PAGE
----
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Beyond 7

Lucid Intent

Technique: RT
Sunday, July 3 2011 Views: 1095


10-30-84 BEYOND 7 (Last dream of the sleep period.)

I have been called again and have transported myself to the designated meeting place. It is an isolated building on a level spot near the top of an open mountain escarpment. This is a new location.

Dusk is falling as I arrive and golden light shines faintly behind the door and shuttered windows. In the entry, coat hooks line the inner wall at eye level. On the hook immediately to the left of the inner door hangs a plain, wheat colored robe. In the corner to the right of the door is a massive wooden chest with a thick, tufted seat cushion laid over the lid. Lifting the lid, I see where more than one of the plain robes neatly folded inside have been removed. Taking one of the many remaining robes and shaking it out, I see it matches the one hanging on the wall by the door. Wrapped in the belt are matching leggings and a thick wooly skullcap.

This would be the uniform for the meeting, so I carefully cover all my hair and street clothes and enter the meeting room. It is a large square banquet hall. The floor is thickly carpeted in beige tones and the whole room is warmly beige and brown. The first table is the only one lighted and in use. Tall, ornately carved, straight-backed wooden chairs line the outer walls.

Seated at the middle of the long table are three persons facing me and three seated back towards me. The ones back towards me have spaced themselves two to the left of an empty chair and one to the right. I take the nearest chair from the wall and set it to the left of this group. Before I can seat myself, one of the three says: "Take the chair between us."

I leave my chair at the end of the line and move three spaces down. This places me across from the middle person on the other side of the table.

The table is well set and softly lighted. Each person at the table is dressed the same as myself. Sharp, intelligent, worldly faces peer out from under the thick skullcaps. The monkish robes hide all else except their large expressive, well-groomed hands. Two waiters arrive silently, setting bread and drink before us.

The person across from me picks up the conversation, boasting: "Give everything to me and I will take care of you all."

"And give very little back," I add, just as if I was there all the time.

That one glares at me ferociously, but disparages me very softly, saying: "What can you know, you are blind."

An official comes in, carrying a big ledger like a scroll, and stands looking the room over. Coming to our table, this tall, nattily dressed being wears a dourly disappointed expression and dutifully counts how many have arrived. Having counted us once, the official stands behind the empty chair and counts again. "Seven and one more expected." The voice is high pitched and monotonous, but sounds pleased all the same. "We have enough this time. The scheduled event will proceed as planned."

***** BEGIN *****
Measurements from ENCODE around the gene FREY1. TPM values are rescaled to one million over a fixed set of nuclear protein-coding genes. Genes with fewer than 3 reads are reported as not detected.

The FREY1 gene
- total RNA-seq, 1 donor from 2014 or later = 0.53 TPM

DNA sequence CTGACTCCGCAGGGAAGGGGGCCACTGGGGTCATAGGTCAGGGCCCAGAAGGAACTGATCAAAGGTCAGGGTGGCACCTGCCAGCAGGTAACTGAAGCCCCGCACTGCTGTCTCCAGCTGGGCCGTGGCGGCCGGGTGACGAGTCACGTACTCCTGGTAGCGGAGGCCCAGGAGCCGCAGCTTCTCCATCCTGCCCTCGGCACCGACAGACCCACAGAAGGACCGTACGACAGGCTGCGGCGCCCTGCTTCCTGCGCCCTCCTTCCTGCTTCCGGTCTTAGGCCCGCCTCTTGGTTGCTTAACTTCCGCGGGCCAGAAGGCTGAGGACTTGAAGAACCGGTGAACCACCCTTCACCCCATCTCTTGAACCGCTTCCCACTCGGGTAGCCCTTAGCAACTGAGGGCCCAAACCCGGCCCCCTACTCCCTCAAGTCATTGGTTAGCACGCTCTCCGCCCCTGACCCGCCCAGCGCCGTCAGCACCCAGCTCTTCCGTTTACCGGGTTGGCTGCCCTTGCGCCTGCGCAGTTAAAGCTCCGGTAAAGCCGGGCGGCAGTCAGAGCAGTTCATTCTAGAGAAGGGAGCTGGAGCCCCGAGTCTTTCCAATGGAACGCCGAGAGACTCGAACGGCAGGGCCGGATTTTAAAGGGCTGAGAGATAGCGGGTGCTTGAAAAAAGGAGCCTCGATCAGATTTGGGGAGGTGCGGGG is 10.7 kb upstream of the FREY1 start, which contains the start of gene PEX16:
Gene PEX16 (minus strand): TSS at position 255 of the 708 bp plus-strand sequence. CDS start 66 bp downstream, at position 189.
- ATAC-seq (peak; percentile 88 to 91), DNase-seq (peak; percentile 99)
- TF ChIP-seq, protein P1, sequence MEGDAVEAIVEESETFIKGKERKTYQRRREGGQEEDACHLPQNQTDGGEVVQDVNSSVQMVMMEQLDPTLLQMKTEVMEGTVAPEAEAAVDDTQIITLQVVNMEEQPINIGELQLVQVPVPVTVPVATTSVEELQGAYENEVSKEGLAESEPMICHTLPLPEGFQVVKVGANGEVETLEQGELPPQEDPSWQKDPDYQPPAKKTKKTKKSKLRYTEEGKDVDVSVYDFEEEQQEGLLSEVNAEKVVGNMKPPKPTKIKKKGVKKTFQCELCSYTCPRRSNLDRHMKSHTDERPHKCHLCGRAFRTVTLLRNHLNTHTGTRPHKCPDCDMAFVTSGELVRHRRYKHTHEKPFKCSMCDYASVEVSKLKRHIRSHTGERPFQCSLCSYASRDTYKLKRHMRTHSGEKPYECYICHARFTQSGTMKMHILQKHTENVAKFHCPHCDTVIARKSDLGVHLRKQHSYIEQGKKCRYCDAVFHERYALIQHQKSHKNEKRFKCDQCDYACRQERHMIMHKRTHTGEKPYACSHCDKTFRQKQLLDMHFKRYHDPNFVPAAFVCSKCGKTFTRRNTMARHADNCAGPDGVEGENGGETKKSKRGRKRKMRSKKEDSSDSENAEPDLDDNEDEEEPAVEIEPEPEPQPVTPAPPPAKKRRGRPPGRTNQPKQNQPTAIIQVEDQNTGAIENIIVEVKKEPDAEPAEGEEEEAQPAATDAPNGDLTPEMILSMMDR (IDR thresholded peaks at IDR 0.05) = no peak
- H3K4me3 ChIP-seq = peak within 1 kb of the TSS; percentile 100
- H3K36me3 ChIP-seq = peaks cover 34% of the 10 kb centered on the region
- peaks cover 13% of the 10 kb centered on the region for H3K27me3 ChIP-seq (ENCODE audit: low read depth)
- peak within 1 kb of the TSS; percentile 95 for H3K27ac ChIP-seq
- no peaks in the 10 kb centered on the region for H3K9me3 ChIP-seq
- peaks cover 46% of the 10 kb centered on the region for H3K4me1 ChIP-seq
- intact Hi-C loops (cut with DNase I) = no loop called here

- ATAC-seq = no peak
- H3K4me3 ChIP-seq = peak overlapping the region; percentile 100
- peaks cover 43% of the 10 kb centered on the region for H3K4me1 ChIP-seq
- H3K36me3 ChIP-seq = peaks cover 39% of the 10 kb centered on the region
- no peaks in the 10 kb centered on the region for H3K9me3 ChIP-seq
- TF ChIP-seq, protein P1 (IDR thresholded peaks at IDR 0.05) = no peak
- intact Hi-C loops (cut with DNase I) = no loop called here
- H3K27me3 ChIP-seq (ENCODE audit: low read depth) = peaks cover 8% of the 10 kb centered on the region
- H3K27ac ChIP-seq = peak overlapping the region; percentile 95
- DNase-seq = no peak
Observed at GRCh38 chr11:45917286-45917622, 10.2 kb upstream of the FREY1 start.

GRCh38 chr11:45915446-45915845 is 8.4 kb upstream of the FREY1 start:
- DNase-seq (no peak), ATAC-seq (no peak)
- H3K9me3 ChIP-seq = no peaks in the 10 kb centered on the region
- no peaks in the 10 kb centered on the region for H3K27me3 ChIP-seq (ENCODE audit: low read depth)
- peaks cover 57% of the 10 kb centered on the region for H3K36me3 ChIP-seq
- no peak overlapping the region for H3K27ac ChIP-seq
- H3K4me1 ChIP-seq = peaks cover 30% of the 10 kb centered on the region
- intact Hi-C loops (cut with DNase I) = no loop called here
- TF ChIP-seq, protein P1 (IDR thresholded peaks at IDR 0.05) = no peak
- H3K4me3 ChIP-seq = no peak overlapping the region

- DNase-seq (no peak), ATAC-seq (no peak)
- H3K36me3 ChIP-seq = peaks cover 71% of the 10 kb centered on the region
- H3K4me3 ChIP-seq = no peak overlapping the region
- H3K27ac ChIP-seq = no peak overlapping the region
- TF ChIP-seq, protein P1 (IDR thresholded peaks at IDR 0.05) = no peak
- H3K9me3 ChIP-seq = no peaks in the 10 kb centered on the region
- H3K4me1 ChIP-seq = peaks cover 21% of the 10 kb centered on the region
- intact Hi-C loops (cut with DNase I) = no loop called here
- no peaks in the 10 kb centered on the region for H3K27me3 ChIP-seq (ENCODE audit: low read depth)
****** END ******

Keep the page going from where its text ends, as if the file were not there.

"Please rest and refresh yourselves and assemble outside together when you are ready." Before leaving, the now animated official places a card before each of us. I note mine is blank and tuck it into the cuff of my left sleeve.

The one across from me scowls at the card received and snaps it into a locket from under the robe. The large bejeweled locket remains in full view, sparkling in the lights from the table. "Before the contest starts," this same one suggests again, "everyone should decide not to compete and leave everything to me."

No one agrees. The small talk dwindles down. We finish the repast being served in virtual silence. From the small talk it is obvious the others believe we are testing for a position as "Magicians."

We assemble outside. One by one, five advance to take their turns. They enter the second room and after an interval, return outside to stand apart from us over to our left. We do not observe their works.

The one who had been seated across from me stands ready to enter in sixth place, but turns and suggest to me again that I concede and neither of us compete, and calls me "blind" again. Standing by the curtained door, I say: "You can choose not to perform, but I will do my best."

"Then you go next," this same one says.

I push aside the curtain and enter into an ordinary living room that appears a bit old-fashioned.

Merely by taking thought, I begin to redecorate the room in brilliant glowing colors and to open new doors and expand new rooms.

In a tiny bath that is no more than shelf, mirror and shower, I start to brighten up the interior. A plump maid in a black and white uniform enters and comments on the changes. My new blue shelf is "too high and too wide," so I cut it down and add a ruffled edge. Then the two blue chairs I add are "too low" and she says, "not very comfortable," so I lengthen the legs and raise the backs.

Finished here, I start to add a playroom for children behind the bath (the maid has gone out of sight) and I have a kitchen area in mind for the other side.

Time is up, or at least the last person who talked to me outside has entered before I finish, saying "I can’t use your shower." I look around. The blue has faded back and pinned that one up against the wall with only the head sticking out through a circle in the middle.

I look around. Everything I changed is gone and everything that was there when I came in is gone. All that is left is bare walls and floor and ceiling: no furniture or extra doors or anything.

I exclaim, "You are the destroyer, not a magician." "And why do you keep calling me blind? Is it because you desire to blind me?"